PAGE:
Noting the importance of farming in the Mossel Bay area and the harbour, Truter says: "If it weren't for the ostrich and wheat farmers, the harbour would not be here. We want to look at avenues to optimise the use of the harbour, but it should be done with the minimum interruption to business.
"We want to hear what council's short- medium- and long-term plans are for Mossel Bay. This is not unrealistic. How does it see Mossel Bay in 50 years? We need to give children in school here a vision and ensure there are opportunities for them."
No stranger to the Southern Cape, Truter grew up on a farm in Heimersrivier. between Oudtshoorn and George. His parents farmed livestock, sheep, ostrich and wheat. After attending Outeniqua High School he went to Pretoria University, where he completed a BCom Accountancy. He did his articles at PricewaterhouseCoopers, at that stage called Theron Van der Poel.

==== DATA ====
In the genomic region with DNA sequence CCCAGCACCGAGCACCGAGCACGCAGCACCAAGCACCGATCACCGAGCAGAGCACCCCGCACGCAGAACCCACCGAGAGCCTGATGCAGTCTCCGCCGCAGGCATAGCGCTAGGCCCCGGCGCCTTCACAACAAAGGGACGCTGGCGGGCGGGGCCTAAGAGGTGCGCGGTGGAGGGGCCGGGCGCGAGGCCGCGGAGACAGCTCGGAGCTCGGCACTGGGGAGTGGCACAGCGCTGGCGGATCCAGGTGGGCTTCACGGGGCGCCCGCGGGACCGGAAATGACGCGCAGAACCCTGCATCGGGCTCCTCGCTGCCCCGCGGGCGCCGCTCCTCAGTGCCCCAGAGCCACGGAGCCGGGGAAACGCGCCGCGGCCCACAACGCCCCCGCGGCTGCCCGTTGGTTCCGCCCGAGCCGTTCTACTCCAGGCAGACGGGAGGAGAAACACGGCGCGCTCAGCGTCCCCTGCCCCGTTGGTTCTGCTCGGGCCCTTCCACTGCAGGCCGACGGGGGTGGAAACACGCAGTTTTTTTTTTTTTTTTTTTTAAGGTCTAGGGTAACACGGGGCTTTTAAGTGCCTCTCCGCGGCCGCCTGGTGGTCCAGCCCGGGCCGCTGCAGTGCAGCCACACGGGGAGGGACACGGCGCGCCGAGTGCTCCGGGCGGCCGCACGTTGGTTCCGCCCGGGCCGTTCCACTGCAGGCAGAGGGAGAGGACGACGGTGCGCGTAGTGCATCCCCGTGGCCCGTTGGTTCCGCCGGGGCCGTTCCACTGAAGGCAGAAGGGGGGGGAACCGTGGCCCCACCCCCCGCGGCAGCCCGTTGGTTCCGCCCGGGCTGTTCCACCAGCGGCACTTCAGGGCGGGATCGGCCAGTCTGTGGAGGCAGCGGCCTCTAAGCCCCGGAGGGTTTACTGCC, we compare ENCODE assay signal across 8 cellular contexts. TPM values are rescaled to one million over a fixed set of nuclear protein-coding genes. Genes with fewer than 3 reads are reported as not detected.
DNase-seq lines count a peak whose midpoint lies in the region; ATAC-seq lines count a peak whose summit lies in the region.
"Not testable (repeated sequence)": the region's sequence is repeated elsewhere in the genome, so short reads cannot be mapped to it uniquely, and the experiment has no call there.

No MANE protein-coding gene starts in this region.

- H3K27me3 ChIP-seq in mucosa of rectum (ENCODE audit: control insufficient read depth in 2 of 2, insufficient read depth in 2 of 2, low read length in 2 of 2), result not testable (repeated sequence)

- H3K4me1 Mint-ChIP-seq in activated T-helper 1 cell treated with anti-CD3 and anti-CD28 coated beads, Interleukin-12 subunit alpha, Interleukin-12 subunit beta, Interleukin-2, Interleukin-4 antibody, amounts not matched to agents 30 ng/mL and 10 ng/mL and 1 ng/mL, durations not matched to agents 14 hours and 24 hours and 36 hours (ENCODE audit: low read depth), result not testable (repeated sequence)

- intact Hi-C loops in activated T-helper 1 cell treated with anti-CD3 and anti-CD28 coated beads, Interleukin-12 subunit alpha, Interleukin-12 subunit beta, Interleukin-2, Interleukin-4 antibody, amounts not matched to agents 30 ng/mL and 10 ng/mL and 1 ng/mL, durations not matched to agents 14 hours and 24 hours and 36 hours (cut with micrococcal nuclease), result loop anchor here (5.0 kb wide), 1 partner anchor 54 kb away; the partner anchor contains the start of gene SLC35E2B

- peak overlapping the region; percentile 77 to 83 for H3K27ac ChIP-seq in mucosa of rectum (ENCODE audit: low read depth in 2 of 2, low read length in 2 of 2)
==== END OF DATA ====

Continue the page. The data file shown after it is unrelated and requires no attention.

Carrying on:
Instead of military service, he took the option available at the time of spending four years (instead of the army's regulatory two years) at the Receiver of Revenue. Truter moved back to the Southern Cape and continued his military service / internship in George, where he was based from 1990 to '97. He started his own auditing firm called Truter Lategan. In 2000 his firm was asked to join the PricewaterhouseCoopers group. In 2008 Truter joined five other directors as a director.
Truter then joined the firm, Meyer Otto, and in 2013/14 it became affiliated to the international Moore Stephens group of auditors.
Moore Stephens MO (Meyer Otto) has a branch in Mossel Bay and one in George, the two together comprising 60 personnel including the directors.
ARTICLE: LINDA SPARG, MOSSEL BAY ADVERTISER SUB EDITOR